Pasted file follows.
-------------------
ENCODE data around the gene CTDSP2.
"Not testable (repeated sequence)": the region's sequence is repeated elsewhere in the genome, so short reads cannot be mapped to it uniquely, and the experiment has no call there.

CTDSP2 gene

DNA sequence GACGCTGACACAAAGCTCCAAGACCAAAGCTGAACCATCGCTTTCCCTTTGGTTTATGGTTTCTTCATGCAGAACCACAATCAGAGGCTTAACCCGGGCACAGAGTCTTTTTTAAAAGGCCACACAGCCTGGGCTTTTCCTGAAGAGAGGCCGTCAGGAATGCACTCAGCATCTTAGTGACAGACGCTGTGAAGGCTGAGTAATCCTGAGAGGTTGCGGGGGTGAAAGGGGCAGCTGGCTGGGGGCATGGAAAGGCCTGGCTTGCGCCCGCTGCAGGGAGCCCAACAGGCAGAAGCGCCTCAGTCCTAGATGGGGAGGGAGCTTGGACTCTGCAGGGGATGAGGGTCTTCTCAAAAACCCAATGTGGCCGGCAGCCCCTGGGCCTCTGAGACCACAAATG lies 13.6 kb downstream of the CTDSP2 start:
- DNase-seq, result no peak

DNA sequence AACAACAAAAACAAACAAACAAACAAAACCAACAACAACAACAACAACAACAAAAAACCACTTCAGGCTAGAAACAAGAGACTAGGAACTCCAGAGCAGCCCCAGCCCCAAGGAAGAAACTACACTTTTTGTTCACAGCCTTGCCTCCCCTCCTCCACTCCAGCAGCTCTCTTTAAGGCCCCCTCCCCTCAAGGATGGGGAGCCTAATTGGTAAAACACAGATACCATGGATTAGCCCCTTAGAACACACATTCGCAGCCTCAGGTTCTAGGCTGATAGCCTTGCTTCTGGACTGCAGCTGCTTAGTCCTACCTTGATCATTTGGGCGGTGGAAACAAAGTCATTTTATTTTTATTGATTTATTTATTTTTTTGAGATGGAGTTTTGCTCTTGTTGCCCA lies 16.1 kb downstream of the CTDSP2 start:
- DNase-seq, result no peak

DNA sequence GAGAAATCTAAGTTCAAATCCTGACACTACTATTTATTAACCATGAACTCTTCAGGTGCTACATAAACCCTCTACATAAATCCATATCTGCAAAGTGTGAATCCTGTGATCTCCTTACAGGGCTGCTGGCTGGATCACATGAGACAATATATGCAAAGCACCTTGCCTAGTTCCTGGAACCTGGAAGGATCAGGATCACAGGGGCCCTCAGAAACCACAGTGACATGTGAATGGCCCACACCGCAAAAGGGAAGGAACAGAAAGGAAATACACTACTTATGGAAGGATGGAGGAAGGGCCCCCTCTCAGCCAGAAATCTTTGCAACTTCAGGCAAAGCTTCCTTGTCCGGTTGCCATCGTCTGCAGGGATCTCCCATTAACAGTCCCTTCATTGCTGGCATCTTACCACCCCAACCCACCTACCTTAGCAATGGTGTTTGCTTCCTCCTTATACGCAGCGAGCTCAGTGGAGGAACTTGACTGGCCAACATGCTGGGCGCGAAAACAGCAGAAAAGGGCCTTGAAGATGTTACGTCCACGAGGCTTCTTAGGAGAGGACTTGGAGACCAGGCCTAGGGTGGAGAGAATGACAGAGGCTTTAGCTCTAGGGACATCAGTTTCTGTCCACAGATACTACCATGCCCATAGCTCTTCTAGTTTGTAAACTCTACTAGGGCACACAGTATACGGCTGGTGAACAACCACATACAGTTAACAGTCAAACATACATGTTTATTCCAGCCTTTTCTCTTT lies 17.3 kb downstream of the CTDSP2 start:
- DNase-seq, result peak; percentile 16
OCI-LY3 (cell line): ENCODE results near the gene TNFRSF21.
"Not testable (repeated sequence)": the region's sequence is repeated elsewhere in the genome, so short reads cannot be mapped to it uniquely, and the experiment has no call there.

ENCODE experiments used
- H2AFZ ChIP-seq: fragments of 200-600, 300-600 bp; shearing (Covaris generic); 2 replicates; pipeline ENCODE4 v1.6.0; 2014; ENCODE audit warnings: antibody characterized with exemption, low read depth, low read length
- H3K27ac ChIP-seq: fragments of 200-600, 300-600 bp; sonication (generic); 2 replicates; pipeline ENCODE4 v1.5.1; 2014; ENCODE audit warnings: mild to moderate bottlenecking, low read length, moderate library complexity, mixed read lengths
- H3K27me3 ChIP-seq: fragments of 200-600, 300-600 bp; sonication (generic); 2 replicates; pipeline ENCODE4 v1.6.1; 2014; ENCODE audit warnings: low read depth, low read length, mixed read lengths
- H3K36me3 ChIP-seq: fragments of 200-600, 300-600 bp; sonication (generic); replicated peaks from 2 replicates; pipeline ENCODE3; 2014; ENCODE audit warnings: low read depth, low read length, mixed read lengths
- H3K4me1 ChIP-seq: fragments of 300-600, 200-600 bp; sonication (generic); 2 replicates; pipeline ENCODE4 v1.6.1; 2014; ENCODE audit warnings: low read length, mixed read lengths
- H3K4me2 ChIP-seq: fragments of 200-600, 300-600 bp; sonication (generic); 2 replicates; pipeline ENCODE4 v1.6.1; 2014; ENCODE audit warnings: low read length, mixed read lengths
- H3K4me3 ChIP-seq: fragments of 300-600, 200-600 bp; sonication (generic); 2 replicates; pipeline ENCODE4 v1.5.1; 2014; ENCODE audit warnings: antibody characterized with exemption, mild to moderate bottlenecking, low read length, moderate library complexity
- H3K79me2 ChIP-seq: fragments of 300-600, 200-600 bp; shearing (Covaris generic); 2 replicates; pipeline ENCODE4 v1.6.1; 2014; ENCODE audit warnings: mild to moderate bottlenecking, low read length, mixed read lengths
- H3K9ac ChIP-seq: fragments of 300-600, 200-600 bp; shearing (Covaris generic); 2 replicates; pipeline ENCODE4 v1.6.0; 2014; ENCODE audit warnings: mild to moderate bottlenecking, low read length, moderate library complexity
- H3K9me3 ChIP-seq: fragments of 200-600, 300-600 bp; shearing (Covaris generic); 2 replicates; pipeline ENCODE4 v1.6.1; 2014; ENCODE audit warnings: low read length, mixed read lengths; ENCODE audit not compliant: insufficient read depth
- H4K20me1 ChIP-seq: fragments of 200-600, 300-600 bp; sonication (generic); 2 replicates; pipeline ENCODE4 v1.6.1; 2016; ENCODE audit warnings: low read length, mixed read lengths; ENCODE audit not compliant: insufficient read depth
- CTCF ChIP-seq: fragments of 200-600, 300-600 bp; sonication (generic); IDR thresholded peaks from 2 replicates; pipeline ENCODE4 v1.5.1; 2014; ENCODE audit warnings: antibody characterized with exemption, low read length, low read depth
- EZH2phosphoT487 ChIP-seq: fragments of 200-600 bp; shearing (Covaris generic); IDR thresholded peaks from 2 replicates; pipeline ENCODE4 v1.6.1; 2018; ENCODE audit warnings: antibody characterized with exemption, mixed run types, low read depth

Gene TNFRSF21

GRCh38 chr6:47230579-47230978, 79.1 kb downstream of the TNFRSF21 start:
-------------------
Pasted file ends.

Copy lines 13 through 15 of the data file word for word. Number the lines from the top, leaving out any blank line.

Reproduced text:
- H2AFZ ChIP-seq: fragments of 200-600, 300-600 bp; shearing (Covaris generic); 2 replicates; pipeline ENCODE4 v1.6.0; 2014; ENCODE audit warnings: antibody characterized with exemption, low read depth, low read length
- H3K27ac ChIP-seq: fragments of 200-600, 300-600 bp; sonication (generic); 2 replicates; pipeline ENCODE4 v1.5.1; 2014; ENCODE audit warnings: mild to moderate bottlenecking, low read length, moderate library complexity, mixed read lengths
- H3K27me3 ChIP-seq: fragments of 200-600, 300-600 bp; sonication (generic); 2 replicates; pipeline ENCODE4 v1.6.1; 2014; ENCODE audit warnings: low read depth, low read length, mixed read lengths